Thousands brave cold to attend Chicago anti-abortion march

By Renita D. Young and Mary Wisniewski

CHICAGO (Reuters) - Thousands braved bitter cold temperatures for a "March for Life" in downtown Chicago on Sunday, five days before the 43rd anniversary of the U.S. Supreme Court's Roe v. Wade decision legalizing abortion nationwide.

Demonstrators held yellow balloons with "life" printed on them as organizers passed around rosary beads and others danced to music to keep warm in temperatures that hovered just above 0 degrees Fahrenheit (-18 Celsius).

"This is about the soul of our nation that we gathered here today," Archbishop Blase Cupich of the Roman Catholic Archdiocese of Chicago, told a crowd that organizers said numbered about 5,000. "As we bundle up in the cold today, we want to make sure the children are also born into a world that warmly welcomes them."

Many states have imposed new restrictions on abortion in recent years, some of which have been challenged in court.

In its first abortion case since 2007, the U.S. Supreme Court is expected to rule by late June on a Texas abortion law imposing restrictions on clinics and physicians that conduct abortions, which critics say is intended to limit abortion access.

The Chicago march, now in its third year, offers a Midwest alternative for those unable to attend the larger march held in Washington, D.C. every Jan. 22, said Emily Zender, president of March for Life Chicago.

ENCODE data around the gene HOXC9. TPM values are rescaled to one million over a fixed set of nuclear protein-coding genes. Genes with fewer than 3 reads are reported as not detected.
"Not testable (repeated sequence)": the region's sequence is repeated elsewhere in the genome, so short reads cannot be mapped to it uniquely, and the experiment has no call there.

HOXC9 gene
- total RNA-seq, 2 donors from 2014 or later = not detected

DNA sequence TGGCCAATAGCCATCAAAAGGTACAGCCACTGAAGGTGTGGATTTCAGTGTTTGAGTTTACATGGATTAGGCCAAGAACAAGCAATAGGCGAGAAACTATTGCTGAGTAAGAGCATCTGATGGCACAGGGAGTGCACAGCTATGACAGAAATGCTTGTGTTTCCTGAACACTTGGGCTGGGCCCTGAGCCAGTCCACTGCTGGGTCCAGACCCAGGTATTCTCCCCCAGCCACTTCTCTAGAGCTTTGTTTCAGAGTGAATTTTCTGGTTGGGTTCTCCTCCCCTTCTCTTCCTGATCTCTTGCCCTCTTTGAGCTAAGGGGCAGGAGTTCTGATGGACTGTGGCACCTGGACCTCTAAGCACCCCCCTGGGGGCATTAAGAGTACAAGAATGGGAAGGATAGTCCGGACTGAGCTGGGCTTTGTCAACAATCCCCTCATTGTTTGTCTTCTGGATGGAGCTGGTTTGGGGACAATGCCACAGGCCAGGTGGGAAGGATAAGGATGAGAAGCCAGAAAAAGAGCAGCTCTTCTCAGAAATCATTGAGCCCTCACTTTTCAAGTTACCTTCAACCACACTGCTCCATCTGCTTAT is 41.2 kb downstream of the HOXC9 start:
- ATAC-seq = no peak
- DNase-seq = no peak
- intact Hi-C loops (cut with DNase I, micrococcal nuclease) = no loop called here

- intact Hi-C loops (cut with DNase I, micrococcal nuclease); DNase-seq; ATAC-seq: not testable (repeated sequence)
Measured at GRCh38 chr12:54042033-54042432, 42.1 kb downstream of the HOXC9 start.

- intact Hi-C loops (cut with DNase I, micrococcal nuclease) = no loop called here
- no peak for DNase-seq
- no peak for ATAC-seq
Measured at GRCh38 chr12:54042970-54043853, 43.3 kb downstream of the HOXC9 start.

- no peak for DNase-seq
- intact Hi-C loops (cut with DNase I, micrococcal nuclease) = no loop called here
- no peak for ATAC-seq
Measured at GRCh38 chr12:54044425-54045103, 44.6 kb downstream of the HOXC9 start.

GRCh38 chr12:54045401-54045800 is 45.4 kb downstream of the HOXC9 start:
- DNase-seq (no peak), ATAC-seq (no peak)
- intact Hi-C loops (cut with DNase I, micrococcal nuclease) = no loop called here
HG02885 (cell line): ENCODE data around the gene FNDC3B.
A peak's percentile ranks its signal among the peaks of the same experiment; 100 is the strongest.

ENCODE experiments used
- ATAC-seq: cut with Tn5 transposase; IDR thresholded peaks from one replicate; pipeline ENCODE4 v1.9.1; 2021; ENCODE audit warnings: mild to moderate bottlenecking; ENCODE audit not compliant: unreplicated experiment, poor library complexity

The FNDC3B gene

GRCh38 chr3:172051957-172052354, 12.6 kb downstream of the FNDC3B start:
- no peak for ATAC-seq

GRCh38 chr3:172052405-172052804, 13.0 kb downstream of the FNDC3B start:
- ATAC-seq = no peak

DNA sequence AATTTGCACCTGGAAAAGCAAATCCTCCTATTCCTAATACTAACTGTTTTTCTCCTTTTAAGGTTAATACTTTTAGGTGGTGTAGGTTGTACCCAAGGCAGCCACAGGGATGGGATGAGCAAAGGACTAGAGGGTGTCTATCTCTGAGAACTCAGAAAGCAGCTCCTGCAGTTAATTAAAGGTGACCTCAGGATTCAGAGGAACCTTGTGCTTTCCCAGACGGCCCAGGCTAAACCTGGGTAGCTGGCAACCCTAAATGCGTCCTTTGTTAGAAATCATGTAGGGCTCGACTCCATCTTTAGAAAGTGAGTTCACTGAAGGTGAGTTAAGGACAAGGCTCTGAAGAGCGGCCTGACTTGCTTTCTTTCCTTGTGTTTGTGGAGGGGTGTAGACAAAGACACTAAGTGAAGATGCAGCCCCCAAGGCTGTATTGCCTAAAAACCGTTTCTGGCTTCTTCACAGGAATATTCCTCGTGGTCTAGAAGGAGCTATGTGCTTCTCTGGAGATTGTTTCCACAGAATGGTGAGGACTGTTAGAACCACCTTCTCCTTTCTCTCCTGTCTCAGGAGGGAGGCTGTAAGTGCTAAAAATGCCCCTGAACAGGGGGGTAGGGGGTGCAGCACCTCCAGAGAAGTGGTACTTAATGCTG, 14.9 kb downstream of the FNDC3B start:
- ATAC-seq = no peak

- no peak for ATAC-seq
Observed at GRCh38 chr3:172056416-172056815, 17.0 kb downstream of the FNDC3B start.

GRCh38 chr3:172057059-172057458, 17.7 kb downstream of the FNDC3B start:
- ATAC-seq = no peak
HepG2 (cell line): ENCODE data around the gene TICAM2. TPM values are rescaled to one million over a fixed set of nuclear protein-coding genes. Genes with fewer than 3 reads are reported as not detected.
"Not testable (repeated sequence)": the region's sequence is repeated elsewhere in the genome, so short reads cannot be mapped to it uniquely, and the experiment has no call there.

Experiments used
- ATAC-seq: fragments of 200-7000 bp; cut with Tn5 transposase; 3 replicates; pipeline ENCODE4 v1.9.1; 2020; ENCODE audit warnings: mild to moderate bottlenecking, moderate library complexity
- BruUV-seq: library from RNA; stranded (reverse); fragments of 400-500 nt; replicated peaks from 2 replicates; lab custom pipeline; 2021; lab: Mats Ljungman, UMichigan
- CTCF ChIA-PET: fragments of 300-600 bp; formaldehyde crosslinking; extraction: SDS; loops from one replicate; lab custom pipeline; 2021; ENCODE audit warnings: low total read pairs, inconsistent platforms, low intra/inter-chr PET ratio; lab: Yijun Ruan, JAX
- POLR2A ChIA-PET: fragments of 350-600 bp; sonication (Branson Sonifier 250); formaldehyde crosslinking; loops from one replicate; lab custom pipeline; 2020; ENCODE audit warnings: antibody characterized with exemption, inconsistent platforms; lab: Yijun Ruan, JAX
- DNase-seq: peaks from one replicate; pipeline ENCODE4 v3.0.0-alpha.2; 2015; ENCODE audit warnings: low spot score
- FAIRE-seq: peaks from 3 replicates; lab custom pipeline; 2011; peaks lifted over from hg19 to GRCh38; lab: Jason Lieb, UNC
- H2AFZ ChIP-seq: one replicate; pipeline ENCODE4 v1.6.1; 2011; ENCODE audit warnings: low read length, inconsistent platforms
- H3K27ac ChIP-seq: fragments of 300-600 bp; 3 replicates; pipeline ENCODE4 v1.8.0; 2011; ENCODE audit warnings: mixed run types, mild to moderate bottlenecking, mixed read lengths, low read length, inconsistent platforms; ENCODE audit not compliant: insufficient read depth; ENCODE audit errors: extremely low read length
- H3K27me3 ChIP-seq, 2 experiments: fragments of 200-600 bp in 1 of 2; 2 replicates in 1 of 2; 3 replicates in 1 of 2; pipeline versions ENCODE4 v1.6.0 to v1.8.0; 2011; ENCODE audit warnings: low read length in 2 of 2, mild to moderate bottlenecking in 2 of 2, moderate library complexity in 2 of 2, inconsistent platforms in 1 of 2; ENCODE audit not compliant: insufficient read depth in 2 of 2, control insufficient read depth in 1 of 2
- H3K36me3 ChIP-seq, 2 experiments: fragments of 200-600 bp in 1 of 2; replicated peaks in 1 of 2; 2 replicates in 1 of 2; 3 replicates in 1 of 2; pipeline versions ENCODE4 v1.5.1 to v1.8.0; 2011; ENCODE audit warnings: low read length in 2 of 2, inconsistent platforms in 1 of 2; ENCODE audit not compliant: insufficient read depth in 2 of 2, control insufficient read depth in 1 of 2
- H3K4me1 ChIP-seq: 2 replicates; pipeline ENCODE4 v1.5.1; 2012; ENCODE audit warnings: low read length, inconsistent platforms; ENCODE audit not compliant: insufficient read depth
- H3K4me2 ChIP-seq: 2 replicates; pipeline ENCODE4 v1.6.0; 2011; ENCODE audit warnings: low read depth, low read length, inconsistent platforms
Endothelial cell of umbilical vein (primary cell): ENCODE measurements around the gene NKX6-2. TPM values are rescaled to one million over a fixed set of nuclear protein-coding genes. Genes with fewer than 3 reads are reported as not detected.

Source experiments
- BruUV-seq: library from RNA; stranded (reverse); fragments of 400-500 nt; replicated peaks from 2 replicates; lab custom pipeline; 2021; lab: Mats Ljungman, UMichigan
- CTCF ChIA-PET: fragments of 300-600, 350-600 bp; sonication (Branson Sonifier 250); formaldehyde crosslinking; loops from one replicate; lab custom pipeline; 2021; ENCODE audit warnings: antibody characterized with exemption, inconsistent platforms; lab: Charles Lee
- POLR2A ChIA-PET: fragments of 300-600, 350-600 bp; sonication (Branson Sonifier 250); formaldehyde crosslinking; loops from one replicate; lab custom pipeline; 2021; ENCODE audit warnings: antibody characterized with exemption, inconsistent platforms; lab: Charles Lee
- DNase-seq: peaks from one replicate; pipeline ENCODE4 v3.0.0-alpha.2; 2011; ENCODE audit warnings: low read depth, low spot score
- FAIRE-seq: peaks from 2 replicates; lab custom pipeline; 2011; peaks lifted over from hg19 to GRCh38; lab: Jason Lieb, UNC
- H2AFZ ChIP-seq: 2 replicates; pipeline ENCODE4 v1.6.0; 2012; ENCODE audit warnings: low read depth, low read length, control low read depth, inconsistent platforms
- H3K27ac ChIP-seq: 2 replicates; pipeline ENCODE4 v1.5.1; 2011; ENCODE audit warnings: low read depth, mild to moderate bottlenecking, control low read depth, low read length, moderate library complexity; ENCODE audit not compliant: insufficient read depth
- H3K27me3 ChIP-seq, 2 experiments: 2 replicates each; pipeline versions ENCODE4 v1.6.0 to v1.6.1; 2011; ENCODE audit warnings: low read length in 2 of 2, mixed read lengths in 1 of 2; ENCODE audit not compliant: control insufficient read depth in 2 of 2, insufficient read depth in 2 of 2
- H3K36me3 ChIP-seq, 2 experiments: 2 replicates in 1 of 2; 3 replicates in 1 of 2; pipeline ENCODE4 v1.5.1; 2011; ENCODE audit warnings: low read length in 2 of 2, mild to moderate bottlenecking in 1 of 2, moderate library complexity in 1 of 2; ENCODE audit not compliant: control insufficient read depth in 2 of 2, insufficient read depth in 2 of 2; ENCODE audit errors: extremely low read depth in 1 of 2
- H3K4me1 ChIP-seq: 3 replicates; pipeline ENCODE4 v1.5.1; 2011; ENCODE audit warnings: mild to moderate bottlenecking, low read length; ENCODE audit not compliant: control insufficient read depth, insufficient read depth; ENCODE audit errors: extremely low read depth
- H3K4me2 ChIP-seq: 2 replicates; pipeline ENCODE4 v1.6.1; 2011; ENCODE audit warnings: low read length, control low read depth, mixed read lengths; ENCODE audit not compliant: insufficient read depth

In addition to Archbishop Cupich, speakers included Corey Brooks, a politically active pastor of a mostly black Chicago church; and Wilfredo De Jesus of the evangelical New Life Covenant Church, a prominent Hispanic pastor.

Brooks said he wanted to take the "fight of the pro-life to African-American community."

"This is a leading cause of death for African-Americans," he said, referring to abortion.

The issue also has received increased national attention in the past year because of attempts by Republican legislators to cut funding for Planned Parenthood, which provides health services for women, including abortions.

"I think this is the most important social justice issue," said Maggie Ilhean, one of the marchers in Chicago, as she held onto a statue of a pregnant Virgin Mary.

(Reporting by Mary Wisniewski and Renita D. Young in Chicago; Writing by Frank McGurty; Editing by Bill Trott and Alan Crosby)